Return to East Africa: One week

As we have been making preparations for our return to South Sudan in January, we have been saddened to hear of fighting along tribal divisions in the army of South Sudan. Our sending agency, Pioneers, and the ministry of Harvesters have been closely monitoring the situation there, and up until December 20th, they felt it was safe for the missionaries in Yei to remain. We were on the phone with our teammates on the ground in South Sudan last week, getting the latest from those in the midst of it. Last Friday, however, our missionary team met, prayed and felt the time had come to close down the hospital and leave for Uganda. They were scheduled to leave on January 2 for a conference in Ethiopia, but felt it was prudent to follow the advice of many to evacuate at this time.

Elizabeth and I have both sensed from the Lord that we are to return to East Africa, but we are uncertain in what capacity and place He will use us. Our hearts long to return immediately to the people of South Sudan and the work of which we were a part of beginning together with the team at His House of Hope Hospital-- but this may not be what God has for us right now. He is Sovereign, and He alone knows the outcome of this situation. We DO know that His goal is not any particular work, but that we and the people of South Sudan know Him Himself.

With that in mind, the guidance we are both sensing is to still plan to leave the US on January 2, fly to Ethiopia, and attend the conference with the rest of our team. We will then proceed to Uganda and reassess the situation for the people and our return to South Sudan (January 11-16). Historically, missionaries seeking to serve the people of South Sudan have spent a considerable amount of their time doing so from the neighboring countries of Uganda and Kenya (there are many refugees who reside there). Perhaps we are entering a time such as this; or, perhaps the Lord will allow continued progress within South Sudan for the sake of those who know suffering too well.

Last Updated on Tuesday, 24 December 2013 21:06

Where in the World is the Perryclan?!

Where are we?!  Right now, on Vancouver Island, British Columbia, Canada.  Last week, we were in Wisconsin, and before that, we were traversing the Eastern Seaboard of the US!  Thanks to the Lord inspiring Elizabeth to drive & praise most of the night through South Dakota, we covered Wisconsin, Minnesota, South Dakota, and part of Wyoming in one stretch (1,050 miles).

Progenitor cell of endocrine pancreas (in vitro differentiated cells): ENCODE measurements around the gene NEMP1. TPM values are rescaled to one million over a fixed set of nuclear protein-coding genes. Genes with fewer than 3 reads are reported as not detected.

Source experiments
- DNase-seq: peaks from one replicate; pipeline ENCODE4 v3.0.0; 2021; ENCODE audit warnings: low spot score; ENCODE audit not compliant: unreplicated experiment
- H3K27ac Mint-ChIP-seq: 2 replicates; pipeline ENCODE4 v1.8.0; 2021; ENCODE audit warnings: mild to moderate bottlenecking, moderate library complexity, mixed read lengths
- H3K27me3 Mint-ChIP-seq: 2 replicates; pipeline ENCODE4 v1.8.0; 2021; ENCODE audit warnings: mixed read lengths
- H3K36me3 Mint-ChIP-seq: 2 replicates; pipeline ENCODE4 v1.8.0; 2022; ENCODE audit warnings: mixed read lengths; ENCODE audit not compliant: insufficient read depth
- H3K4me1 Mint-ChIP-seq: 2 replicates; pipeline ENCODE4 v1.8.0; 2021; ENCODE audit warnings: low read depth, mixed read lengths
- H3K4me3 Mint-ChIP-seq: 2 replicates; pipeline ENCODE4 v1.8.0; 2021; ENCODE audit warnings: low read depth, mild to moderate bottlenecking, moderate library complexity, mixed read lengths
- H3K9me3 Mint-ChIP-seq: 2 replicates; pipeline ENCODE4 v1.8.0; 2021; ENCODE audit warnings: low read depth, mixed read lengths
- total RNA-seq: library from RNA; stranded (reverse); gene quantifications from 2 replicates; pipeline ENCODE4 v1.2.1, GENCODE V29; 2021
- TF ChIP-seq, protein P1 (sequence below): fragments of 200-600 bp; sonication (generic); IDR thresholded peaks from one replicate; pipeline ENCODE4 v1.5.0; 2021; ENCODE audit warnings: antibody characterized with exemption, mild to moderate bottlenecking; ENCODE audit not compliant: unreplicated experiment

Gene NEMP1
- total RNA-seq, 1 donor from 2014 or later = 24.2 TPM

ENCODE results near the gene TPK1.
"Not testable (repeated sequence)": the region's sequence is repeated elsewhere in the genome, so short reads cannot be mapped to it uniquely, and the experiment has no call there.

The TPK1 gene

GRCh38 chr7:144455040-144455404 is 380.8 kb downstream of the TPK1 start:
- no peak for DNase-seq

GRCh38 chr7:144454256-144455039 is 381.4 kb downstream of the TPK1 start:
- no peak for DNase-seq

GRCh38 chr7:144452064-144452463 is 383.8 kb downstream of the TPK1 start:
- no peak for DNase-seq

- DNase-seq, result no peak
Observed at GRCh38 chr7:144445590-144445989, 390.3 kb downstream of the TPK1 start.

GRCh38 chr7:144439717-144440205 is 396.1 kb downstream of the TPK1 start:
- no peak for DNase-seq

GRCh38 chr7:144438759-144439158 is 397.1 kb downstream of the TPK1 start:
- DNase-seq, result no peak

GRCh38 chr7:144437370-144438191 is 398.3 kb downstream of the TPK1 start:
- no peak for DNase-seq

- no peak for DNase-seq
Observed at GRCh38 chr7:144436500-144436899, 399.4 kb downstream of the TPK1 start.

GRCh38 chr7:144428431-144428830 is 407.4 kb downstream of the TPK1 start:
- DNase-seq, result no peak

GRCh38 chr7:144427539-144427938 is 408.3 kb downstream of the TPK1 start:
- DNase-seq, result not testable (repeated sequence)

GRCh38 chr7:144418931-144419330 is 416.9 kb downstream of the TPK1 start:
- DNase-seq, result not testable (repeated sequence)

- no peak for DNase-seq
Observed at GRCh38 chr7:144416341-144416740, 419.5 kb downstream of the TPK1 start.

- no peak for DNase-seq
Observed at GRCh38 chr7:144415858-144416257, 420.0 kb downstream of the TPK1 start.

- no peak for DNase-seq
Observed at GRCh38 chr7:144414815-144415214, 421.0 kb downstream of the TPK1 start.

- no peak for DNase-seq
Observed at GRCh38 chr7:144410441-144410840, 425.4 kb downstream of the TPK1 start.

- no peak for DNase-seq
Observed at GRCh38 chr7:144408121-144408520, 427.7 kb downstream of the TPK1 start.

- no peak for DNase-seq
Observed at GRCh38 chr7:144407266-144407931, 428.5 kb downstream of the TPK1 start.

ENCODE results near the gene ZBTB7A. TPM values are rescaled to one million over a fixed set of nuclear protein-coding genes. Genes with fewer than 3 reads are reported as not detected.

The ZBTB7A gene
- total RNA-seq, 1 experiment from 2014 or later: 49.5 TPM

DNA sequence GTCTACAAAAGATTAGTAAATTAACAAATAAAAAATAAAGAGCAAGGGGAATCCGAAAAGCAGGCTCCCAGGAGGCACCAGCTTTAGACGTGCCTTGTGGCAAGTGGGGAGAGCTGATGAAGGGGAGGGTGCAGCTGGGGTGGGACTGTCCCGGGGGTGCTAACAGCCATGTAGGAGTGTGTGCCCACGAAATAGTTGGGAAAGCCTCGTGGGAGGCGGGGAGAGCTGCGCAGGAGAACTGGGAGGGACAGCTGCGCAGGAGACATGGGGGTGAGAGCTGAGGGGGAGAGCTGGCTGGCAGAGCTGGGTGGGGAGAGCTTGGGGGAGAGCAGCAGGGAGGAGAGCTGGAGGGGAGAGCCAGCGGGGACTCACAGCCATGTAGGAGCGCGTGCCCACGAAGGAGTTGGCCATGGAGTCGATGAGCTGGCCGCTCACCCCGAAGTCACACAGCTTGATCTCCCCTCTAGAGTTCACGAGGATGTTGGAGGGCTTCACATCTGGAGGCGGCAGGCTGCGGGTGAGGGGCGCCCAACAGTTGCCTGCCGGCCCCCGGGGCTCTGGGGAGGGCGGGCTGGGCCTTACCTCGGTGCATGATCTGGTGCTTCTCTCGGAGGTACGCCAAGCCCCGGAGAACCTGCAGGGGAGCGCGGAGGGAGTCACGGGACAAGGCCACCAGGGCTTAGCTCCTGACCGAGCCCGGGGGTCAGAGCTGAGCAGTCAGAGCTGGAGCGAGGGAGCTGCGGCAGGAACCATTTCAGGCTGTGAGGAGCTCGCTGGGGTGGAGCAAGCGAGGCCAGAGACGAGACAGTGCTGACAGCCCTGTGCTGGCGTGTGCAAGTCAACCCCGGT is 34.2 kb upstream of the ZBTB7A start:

To date, we have covered 11,004 miles in 11 weeks... spanning 4 time zones, 35 states, 2 oceans, 2 Great Lakes, and one Canadian province.  Yet to go: another 3,000 miles, a 5th time zone, and 5 more states! Why all this crazy driving?!

People.  We are on "Home Assignment"-- a time to connect with people-- old friends, family, and new friends.  God has been faithful to raise up people who partner with us in the ministry we have been called to in South Sudan.  These people hail from many places-- from Florida to Alaska; from southern Colorado to New Hampshire; from Colorado to the Republic of Texas-- and MANY places in between.  

For this reason, we feel compelled to see people face to face.  In this age of "screens," nothing beats a good old-fashioned face-to-face, in-the-flesh visit.  (See photos above for just a few of the great faces we've seen!)

[Contrary to public opinion, this is not a vacation!  We are weary as we travel, and we covet your prayers as we do what the Lord  has told us to do.]

We are grateful to those who have welcomed us into their homes and lives for a morsel of time together.  Just as it pleases a parent to see children taking care of one another, it pleases God when His children love one another.

What next?  We will be in Colorado for the fall, then return to South Sudan in early January to resume the medical work and discipleship to which we have been called.  Thank you for joining with us!  Please connect with us-- see email link on this page.



Last Updated on Tuesday, 27 August 2013 16:12

The Most Common Medical History in Early Wet Season

As the rains start and the mangoes ripen, we spend less and less time getting a medical history and more time doing X-Rays and splints.  What is the this most common history you ask?!

"Fell from mango tree"

We almost don't need to ask when a young boy, man, or even a pregnant woman arrives with a deformed arm, leg, or a head injury, because it almost assuredly the "same same" history.  One of the founders of Harvesters, Pastor Dennis Klepp, is convinced that the fruit in the Garden of Eden was a mango, as he has seen people risk their lives over and over again to get these succulent morsels.